During last Thursday’s Finance 4335 class meeting, I introduced the concept of statistical independence. This coming Tuesday, much of our class discussion will focus on the implications of statistical independence for probability distributions such as the binomial and normal distributions which we will rely upon throughout the semester.
Whenever risks are statistically independent of each other, this implies that they are uncorrelated; i.e., random variations in one variable are not meaningfully related to random variations in another. For example, auto accident risks are largely uncorrelated random variables; just because I happen to get into a car accident, this does not make it any more likely that you will suffer a similar fate (that is, unless we happen to run into each other!). Another example of statistical independence is a sequence of coin tosses. Just because a coin toss comes up “heads,” this does not make it any more likely that subsequent coin tosses will also come up “heads.”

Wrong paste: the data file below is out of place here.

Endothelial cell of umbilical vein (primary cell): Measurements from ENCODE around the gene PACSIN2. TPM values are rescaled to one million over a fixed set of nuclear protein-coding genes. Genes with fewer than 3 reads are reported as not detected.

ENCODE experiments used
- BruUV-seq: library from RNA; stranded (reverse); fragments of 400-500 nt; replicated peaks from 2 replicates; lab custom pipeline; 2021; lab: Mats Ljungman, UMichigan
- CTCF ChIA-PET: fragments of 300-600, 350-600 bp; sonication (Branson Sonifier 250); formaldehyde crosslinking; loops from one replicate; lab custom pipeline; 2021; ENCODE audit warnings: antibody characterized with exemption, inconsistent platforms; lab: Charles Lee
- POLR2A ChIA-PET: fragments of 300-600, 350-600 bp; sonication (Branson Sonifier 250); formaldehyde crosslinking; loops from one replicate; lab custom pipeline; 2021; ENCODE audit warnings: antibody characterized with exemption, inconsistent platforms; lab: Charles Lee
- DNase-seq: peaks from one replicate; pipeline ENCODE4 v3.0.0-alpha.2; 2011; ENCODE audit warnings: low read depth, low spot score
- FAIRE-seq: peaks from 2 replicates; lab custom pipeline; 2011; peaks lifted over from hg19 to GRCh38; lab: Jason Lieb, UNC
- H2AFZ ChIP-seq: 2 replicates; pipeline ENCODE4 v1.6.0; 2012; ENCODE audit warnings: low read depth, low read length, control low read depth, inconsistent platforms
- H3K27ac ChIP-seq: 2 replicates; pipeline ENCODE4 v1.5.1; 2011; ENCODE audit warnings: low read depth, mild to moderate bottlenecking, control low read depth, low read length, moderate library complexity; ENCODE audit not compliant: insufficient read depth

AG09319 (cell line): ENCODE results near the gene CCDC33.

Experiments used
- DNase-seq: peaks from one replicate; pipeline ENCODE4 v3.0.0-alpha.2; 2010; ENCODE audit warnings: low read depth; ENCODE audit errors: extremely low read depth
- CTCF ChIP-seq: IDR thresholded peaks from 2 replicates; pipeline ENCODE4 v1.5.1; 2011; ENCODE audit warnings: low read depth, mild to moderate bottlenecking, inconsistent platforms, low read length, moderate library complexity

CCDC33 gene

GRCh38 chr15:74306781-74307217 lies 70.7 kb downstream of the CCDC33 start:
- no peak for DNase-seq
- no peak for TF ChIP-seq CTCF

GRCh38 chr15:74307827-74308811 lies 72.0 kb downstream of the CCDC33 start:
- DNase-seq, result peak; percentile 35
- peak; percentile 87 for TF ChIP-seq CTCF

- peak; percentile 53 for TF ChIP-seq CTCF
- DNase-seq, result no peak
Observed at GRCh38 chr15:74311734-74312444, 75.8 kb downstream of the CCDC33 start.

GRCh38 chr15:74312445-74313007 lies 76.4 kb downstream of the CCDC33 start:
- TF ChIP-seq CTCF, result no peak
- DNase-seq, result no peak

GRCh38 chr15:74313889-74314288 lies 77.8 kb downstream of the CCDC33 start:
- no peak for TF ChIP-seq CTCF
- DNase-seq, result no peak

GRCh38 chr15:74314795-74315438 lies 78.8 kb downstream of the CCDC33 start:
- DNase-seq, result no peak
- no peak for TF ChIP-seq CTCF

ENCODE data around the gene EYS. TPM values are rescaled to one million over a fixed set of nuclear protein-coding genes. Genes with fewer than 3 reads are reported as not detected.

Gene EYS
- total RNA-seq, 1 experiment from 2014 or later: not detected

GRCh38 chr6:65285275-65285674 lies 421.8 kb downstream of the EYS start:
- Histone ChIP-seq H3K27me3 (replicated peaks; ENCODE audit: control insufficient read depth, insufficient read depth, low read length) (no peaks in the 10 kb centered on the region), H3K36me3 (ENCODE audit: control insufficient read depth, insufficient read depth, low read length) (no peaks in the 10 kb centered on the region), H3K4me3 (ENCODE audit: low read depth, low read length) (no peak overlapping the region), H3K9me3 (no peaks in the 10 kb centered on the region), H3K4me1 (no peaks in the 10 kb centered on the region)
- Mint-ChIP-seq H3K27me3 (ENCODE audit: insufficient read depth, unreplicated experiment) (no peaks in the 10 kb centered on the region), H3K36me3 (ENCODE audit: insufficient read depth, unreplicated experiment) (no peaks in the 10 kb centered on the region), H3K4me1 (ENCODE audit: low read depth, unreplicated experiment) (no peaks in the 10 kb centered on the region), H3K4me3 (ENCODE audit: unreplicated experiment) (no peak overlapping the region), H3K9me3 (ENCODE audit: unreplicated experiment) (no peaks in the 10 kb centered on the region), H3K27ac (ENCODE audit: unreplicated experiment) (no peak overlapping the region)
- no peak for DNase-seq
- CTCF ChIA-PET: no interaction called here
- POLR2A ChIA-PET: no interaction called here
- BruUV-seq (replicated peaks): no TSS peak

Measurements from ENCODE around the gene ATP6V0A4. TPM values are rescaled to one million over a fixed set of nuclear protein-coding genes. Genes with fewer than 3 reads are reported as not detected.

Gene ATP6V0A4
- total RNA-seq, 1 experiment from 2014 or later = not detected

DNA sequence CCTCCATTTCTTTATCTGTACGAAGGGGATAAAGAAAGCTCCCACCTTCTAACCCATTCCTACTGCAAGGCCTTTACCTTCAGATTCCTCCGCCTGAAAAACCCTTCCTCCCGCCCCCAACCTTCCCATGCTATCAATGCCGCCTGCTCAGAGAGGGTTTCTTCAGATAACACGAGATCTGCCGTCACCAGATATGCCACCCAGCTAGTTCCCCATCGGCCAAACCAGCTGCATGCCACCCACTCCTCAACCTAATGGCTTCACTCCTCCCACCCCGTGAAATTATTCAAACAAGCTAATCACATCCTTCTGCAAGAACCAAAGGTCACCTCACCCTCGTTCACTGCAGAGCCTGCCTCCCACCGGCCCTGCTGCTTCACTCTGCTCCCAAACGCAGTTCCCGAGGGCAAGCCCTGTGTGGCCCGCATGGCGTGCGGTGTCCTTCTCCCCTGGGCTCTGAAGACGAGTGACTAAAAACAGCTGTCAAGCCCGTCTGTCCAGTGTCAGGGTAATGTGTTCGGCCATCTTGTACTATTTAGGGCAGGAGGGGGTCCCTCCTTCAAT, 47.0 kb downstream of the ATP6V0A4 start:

Computationally, the joint probability that we both get into car accidents or heads comes up on two consecutive tosses of a coin is equal to the product of the two event probabilities. Suppose your probability of getting into an auto accident during 2017 is 1%, whereas my probability is 2%. Then the likelihood that we both get into auto accidents during 2017 is .01 x .02 = .0002, or .02% (1/50th of 1 percent). Similarly, when tossing a “fair” coin, the probability of observing two “heads” in a row is .5 x .5 = 25%. The probability rule which emerges from these examples can be generalized as follows:
Suppose Xi and Xj are uncorrelated random variables with probabilities pi and pj respectively. Then the joint probability that both Xi and Xj occur is equal to pipj.